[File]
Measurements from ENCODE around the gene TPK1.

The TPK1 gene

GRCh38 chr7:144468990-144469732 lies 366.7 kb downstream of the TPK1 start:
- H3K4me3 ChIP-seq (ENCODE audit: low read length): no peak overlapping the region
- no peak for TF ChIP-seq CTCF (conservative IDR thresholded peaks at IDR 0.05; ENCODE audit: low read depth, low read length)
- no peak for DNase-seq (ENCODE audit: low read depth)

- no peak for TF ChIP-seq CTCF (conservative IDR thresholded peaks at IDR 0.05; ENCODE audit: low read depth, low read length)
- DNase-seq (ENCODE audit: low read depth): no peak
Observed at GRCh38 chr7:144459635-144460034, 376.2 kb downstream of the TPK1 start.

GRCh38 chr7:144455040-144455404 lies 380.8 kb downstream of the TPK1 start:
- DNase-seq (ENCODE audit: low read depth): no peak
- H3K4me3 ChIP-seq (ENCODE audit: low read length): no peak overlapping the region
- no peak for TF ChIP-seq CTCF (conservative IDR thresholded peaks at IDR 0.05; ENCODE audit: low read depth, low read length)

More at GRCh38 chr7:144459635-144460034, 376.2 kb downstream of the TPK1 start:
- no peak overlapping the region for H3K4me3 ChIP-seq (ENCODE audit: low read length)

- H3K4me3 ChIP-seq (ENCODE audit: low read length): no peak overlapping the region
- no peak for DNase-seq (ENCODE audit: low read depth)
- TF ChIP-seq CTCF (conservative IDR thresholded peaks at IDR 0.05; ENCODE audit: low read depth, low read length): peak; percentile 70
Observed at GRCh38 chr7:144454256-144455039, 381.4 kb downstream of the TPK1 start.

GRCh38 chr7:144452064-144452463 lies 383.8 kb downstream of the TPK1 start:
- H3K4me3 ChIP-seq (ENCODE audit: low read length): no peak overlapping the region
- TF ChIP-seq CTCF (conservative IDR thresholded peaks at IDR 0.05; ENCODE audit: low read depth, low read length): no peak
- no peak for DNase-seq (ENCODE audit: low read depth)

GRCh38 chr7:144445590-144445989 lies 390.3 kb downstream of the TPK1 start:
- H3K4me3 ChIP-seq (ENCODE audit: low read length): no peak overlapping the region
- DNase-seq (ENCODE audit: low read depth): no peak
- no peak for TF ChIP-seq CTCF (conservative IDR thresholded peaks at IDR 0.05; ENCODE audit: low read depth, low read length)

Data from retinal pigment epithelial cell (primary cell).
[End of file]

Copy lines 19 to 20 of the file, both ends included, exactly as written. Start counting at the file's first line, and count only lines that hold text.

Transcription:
Observed at GRCh38 chr7:144454256-144455039, 381.4 kb downstream of the TPK1 start.

GRCh38 chr7:144452064-144452463 lies 383.8 kb downstream of the TPK1 start: